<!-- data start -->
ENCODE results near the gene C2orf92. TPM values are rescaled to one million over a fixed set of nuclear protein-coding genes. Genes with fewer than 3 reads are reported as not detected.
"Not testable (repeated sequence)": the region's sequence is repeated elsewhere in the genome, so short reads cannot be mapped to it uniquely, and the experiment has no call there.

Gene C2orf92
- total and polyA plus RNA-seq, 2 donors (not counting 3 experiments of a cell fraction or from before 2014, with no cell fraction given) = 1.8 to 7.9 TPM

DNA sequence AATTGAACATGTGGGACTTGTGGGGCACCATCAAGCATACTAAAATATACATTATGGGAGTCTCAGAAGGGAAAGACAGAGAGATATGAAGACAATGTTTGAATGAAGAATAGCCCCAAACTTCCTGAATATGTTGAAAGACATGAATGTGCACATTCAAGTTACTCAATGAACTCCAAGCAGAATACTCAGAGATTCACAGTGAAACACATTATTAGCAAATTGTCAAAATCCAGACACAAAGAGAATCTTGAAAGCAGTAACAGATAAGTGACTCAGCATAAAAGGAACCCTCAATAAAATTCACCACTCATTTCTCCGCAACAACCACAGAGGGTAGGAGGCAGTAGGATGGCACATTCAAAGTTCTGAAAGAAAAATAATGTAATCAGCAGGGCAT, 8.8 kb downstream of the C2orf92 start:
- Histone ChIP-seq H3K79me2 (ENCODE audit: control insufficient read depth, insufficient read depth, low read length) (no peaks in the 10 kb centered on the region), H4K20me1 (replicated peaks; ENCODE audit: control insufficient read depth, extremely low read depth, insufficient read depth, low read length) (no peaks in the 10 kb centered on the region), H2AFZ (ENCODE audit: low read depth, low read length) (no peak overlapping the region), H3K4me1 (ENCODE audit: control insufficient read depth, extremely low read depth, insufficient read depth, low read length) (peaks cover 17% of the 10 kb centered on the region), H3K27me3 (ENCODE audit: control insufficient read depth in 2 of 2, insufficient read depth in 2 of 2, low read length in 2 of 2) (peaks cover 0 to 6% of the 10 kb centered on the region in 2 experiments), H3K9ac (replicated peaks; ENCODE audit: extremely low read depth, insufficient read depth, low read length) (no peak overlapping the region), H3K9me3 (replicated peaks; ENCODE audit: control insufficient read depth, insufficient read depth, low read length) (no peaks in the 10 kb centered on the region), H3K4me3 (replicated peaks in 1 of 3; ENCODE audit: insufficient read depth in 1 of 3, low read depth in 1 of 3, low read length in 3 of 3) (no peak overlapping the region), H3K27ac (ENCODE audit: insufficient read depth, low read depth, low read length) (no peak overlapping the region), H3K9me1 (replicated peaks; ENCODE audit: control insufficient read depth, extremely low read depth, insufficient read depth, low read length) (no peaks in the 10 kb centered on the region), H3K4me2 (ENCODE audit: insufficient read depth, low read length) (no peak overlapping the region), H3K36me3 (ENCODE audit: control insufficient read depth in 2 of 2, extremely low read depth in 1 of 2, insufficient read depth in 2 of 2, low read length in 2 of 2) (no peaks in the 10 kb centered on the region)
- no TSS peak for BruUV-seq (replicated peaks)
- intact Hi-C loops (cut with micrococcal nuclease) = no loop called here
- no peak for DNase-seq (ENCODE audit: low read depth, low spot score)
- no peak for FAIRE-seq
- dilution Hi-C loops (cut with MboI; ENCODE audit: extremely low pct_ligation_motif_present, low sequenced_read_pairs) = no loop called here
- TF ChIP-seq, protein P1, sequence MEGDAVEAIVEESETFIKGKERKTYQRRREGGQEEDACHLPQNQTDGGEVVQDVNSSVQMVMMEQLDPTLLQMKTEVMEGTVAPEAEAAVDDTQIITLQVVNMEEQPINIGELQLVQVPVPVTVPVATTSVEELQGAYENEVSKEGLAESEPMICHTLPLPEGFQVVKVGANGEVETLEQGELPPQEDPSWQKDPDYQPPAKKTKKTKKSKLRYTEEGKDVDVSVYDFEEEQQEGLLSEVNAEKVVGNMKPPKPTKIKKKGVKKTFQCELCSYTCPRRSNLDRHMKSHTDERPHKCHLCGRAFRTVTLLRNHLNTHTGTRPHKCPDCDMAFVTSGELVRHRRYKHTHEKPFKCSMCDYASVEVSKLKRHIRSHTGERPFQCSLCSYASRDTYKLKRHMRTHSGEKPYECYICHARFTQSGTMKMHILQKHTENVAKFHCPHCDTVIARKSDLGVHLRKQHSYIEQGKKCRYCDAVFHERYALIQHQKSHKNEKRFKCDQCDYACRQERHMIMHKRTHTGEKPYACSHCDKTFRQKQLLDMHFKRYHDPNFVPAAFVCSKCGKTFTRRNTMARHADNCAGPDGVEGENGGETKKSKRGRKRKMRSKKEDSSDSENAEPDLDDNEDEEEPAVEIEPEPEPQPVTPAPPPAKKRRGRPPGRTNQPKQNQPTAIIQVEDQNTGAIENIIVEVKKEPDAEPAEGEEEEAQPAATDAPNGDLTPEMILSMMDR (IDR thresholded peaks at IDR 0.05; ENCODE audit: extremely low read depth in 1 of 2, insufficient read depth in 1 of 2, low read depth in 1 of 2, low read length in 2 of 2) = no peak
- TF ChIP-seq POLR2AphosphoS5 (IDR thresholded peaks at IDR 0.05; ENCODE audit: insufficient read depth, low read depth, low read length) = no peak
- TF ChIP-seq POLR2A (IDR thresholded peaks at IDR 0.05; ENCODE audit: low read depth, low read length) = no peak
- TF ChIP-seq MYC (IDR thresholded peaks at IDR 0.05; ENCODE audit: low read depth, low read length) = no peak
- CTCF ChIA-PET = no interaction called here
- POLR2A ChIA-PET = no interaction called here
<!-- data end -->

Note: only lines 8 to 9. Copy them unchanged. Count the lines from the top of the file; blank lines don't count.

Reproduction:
- intact Hi-C loops (cut with micrococcal nuclease) = no loop called here
- no peak for DNase-seq (ENCODE audit: low read depth, low spot score)